Doncaster man quit smoking and conquered mental health issues to become an athlete representing Britain

Former smoker and '˜couch potato' turned triathlete Michael Barnett is inspiring others as he prepares to represent Great Britain for the second time.

Friday, 7th September 2018, 10:15 am
Updated Friday, 7th September 2018, 10:21 am
Michael Barnett

Former smoker and ‘couch potato’ turned triathlete Michael Barnett is inspiring others as he prepares to represent Great Britain for the second time.

The 37-year old Doncaster man quit his smoking habit of 30 a day, and battled mental health issues to completely turn his life around.

Michael Barnett in action

Sign up to our daily newsletter

The i newsletter cut through the noise

Michael gave up smoking and took up triathlon six years ago as a way of getting himself into shape.

What followed was an amazing journey which took him from being a smoker lounging on a sofa to a sponsored sportsman representing his country, and head coach of Doncaster Triathlon Club.

He said: “I took up triathlon in 2012 and it has changed my life.

“I was also the face of No Smoking Day in 2014, so it’s been quite a transformation!”

Michael competed for Great Britain as an age group athlete in the 2016 World Championships in Mexico, but trauma in his life saw his mental health spiral down.

He fought back, and managed to qualify for the 2018 World Championships this month on Australia’s Gold Coast, competing in the 35-39 age group.

Michael added: “I’m supported by the Talented Athlete Support Scheme, run by Doncaster Culture and Leisure Trust, allowing me to supplement my training at gyms and pools in Doncaster.

“With the variety of sessions available, I’m able to slot this around my other life commitments.”

Michael quit his habit in 2012 with the help of Yorkshire Smokefree services in Doncaster. This followed a few failed attempts, and some months as a ‘secret smoker’.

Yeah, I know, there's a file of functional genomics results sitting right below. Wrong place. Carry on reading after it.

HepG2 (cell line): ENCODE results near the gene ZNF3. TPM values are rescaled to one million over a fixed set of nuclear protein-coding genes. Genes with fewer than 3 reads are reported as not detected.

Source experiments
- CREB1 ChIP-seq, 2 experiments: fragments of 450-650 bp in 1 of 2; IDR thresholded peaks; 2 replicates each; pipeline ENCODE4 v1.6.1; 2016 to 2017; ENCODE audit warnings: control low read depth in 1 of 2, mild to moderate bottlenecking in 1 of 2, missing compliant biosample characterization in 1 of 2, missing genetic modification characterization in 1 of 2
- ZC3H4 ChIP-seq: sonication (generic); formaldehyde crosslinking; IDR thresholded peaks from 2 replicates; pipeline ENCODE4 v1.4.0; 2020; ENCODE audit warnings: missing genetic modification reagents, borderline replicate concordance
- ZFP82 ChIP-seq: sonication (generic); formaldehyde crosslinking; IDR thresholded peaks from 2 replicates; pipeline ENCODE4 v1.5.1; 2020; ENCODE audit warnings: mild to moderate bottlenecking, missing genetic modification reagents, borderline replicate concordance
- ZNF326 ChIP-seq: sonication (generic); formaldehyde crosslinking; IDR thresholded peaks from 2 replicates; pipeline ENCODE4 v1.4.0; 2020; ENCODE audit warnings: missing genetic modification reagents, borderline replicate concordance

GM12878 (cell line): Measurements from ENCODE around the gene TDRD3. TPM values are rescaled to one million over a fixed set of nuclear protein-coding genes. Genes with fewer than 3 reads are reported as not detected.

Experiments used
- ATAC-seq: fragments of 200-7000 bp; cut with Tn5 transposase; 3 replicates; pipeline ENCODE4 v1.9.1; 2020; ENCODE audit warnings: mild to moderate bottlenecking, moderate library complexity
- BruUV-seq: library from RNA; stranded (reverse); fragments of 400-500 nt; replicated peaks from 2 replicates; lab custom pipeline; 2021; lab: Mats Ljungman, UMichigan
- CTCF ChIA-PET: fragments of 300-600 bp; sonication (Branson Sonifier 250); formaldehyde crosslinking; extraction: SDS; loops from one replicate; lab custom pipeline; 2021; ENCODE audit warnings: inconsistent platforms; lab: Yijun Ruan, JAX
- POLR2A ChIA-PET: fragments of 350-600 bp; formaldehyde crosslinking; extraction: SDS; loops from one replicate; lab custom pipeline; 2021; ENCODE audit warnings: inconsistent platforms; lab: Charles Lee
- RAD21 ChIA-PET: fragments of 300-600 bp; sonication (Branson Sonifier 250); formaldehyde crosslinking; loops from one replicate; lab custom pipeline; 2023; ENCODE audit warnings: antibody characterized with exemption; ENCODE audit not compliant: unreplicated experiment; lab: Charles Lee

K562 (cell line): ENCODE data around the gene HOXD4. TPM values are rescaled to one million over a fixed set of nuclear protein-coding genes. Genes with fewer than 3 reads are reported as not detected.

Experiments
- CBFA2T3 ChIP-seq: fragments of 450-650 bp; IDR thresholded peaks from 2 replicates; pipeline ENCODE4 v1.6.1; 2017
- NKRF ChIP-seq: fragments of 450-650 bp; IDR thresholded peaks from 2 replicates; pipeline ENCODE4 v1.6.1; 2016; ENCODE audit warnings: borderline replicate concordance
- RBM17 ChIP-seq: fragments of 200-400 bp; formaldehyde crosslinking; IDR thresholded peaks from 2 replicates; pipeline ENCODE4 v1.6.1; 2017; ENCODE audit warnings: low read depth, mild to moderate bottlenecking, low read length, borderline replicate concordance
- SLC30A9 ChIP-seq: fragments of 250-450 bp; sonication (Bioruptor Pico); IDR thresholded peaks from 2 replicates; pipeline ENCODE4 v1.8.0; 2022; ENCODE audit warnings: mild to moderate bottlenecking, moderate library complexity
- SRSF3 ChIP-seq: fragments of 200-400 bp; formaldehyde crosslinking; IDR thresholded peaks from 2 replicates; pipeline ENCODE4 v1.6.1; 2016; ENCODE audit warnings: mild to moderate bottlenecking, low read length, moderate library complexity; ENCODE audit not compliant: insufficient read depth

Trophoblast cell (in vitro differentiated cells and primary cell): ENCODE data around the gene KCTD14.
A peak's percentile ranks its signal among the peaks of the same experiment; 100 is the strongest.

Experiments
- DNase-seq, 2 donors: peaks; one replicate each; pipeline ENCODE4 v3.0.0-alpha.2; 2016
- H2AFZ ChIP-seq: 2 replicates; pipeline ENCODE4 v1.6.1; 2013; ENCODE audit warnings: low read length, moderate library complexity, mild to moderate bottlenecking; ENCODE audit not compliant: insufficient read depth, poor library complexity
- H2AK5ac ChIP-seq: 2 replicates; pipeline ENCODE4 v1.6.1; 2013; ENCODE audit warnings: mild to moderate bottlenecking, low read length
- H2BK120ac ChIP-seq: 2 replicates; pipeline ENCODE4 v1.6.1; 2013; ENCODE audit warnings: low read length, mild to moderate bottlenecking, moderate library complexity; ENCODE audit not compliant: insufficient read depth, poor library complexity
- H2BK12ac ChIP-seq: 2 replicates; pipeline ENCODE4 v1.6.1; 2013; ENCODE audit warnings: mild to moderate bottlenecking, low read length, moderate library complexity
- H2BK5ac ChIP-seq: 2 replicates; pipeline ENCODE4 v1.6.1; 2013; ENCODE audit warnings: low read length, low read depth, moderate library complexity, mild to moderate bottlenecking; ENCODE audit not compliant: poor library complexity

He explained: “I guess I started smoking at 16 as a way of fitting in with my friends.

“I used to be an okay swimmer as a child but gave up at about 14. I wasn’t exceptional but one of the best in my school.

“When I finally decided I was going to give up smoking in January 2012, I saw an advert somewhere about the London Triathlon. I thought. That can’t be that hard surely...

“After all it is only a bit of swimming, with biking and then a run after. I hadn’t considered the effect that 17 years of no exercise and over a decade of smoking would have on my health and fitness.

“Needless to say, the next day I signed up for the Olympic distance (1.5km swim, 40km bike and 10km run) to raise money for the British Heart Foundation. And that was it, I had no choice but to train.

“The swim fitness came back quickly and the biking improved with each ride. But running was my nemesis (it is still my least favorite discipline) but with time it got easier.

“After I had signed up, Ihad to quit smoking. In the end I went to Smokefree and they were really helpful. They prescribed me with Champix and within 10 days of taking this I had zero cravings for nicotine. It works by blocking the receptors in your brain. I can vividly remember having two inhales on a cigarette and getting zero pleasure from it and immediately threw it away.

“I’ve not had a cigarette since November 2, 2012.

“In 2016 I suffered a a setback which shook me to my core and made simply getting up for work a battle. It caused me to unravel and led to thoughts of suicide, and the need for counselling and antidepressants.

“My blog on it pulls no punches (, and I wrote it to help people. “When I knew I was in recovery (around February 2018), setting my qualification goal gave me purpose.

“In my spare time I am the volunteer Head Coach of Doncaster Triathlon Club which I helped form in April 2014 and I sit on the executive committee for the club. Coaching is so rewarding. I love the feeling of helping people improve.

“People who want to quit smoking must do it for the right reasons and get the support of family and friends. I found it invaluable.

“As for getting active. It doesn’t have to be anything as ambitious as a triathlon, it could just be starting to go to parkrun (a free weekly timed 5km run held every week on Saturday at 9am

The end goal could be to run round parkrun. Or even walking to the next bus stop on your commute to work so you increase activity levels. It is doing something you find enjoyable that is the key.

“Don’t limit yourself and who knows what the future can hold.

“Did I really foresee I would be travelling half way round the world with the support of a major construction company (Balfour Beatty), an international wetsuit brand (, and with help from the DCLT Talented Athlete Support Scheme when I decided to give up smoking in 2012. Quite simply. No!”